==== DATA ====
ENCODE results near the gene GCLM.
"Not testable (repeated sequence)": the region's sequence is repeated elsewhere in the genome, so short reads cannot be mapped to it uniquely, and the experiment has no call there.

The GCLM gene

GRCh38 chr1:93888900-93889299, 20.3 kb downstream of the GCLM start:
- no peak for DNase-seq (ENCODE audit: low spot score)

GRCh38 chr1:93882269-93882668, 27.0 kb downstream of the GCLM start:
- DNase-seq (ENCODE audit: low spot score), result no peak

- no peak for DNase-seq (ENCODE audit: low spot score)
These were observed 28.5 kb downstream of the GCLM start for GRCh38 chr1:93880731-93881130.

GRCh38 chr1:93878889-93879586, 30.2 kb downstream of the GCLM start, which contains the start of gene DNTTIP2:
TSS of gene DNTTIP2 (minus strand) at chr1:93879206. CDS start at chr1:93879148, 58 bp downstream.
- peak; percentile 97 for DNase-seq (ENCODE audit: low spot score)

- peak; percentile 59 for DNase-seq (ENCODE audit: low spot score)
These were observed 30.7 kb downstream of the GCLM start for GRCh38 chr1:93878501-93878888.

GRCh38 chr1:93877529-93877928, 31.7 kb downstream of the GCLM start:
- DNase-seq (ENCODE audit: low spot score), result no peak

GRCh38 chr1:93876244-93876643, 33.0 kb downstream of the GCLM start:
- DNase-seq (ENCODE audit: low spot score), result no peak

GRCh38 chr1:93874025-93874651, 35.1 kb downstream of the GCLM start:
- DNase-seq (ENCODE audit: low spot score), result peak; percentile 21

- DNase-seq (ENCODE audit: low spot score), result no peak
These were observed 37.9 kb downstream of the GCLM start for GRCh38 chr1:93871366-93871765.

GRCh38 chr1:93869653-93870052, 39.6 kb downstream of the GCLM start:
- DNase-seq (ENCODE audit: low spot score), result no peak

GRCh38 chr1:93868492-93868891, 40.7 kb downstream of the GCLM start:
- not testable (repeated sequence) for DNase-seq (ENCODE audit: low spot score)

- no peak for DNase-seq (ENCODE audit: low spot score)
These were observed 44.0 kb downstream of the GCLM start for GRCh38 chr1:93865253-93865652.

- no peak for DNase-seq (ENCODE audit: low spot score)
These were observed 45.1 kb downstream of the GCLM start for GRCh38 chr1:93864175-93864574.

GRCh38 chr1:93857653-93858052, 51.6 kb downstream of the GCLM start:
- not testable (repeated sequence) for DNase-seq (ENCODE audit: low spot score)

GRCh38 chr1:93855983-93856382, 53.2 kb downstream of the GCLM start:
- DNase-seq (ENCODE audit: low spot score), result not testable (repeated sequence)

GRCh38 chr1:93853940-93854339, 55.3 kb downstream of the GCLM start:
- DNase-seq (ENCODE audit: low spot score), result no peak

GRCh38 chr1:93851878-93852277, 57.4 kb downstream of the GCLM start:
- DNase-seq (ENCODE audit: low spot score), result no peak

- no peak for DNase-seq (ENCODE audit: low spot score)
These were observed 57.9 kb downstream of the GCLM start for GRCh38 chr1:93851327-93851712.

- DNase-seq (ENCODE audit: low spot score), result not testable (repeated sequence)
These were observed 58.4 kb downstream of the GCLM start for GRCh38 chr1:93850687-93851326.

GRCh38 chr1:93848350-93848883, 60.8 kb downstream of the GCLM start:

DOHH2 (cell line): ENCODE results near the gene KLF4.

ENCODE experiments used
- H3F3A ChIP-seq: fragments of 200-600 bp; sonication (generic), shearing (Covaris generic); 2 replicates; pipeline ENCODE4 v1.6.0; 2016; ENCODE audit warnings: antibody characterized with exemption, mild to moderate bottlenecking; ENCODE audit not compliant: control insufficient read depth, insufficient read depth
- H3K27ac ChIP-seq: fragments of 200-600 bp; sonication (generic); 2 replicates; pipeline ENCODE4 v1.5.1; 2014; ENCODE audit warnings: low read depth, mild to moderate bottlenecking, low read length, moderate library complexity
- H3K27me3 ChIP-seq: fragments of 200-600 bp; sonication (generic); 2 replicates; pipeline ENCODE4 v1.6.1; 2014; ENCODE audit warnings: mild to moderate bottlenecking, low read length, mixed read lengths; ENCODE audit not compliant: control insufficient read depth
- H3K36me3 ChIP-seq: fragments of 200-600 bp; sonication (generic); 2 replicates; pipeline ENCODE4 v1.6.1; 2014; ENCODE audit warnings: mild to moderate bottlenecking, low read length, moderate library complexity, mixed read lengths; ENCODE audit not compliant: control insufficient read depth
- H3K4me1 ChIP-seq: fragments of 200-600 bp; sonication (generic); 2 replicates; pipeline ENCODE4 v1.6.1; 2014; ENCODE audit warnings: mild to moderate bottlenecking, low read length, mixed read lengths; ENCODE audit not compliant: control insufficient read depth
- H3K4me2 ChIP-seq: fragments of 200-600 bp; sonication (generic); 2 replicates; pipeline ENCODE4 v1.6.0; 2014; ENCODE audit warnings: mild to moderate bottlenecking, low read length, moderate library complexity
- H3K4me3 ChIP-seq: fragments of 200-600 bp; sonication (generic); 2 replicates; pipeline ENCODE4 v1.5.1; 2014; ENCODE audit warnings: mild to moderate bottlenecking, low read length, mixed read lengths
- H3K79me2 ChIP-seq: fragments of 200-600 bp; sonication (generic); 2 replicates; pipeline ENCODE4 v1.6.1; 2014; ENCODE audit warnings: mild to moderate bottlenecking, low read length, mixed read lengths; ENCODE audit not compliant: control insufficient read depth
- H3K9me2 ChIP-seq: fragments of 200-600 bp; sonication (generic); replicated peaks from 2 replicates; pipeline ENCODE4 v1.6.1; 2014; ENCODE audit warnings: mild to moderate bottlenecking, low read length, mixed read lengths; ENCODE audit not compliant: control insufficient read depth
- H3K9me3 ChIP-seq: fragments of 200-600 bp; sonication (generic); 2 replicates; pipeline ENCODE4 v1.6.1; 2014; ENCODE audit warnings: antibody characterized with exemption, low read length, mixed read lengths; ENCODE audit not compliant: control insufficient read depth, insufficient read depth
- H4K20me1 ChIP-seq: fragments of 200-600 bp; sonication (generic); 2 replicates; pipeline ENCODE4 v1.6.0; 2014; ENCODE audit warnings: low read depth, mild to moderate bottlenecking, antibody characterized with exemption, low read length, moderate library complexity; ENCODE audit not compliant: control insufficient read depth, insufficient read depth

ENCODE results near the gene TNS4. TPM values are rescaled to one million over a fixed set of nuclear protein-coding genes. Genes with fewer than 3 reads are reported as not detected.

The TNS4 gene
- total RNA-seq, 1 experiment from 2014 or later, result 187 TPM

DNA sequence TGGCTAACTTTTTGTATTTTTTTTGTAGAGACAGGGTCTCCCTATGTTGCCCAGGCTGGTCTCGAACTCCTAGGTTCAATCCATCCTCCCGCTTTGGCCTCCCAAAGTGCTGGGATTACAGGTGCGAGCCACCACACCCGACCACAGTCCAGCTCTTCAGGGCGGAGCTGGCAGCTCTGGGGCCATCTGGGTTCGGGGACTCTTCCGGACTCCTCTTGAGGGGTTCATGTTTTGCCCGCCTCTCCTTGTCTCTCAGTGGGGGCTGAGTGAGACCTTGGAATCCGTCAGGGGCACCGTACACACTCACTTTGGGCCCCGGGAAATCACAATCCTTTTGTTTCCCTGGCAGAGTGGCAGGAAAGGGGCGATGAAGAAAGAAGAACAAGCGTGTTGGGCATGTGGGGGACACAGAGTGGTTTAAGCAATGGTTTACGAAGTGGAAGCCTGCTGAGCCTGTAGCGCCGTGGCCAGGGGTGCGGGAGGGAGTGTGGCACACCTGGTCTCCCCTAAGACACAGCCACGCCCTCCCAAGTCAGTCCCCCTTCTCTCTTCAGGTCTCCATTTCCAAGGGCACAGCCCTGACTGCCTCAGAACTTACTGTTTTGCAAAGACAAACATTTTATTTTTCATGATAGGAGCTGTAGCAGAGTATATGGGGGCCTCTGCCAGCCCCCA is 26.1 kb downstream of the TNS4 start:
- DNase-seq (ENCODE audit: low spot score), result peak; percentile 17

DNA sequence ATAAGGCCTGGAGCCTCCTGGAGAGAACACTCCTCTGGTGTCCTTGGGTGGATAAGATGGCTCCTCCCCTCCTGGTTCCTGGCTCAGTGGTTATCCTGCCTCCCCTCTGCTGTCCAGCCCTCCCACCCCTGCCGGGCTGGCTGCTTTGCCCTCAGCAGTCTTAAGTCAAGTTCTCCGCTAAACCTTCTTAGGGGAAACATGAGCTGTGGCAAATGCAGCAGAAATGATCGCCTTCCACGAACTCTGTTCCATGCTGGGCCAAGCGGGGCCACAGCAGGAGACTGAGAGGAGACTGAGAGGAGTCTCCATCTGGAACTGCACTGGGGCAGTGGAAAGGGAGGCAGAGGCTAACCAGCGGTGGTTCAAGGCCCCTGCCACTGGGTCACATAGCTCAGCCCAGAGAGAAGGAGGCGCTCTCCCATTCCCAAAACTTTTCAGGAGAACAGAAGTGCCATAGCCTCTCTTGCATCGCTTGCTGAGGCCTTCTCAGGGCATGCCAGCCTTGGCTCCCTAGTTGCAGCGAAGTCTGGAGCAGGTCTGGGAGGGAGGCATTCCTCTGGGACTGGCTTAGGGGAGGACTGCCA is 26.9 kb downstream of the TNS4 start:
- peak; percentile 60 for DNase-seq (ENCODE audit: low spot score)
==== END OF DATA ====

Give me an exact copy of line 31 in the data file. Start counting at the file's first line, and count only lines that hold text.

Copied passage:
GRCh38 chr1:93857653-93858052, 51.6 kb downstream of the GCLM start: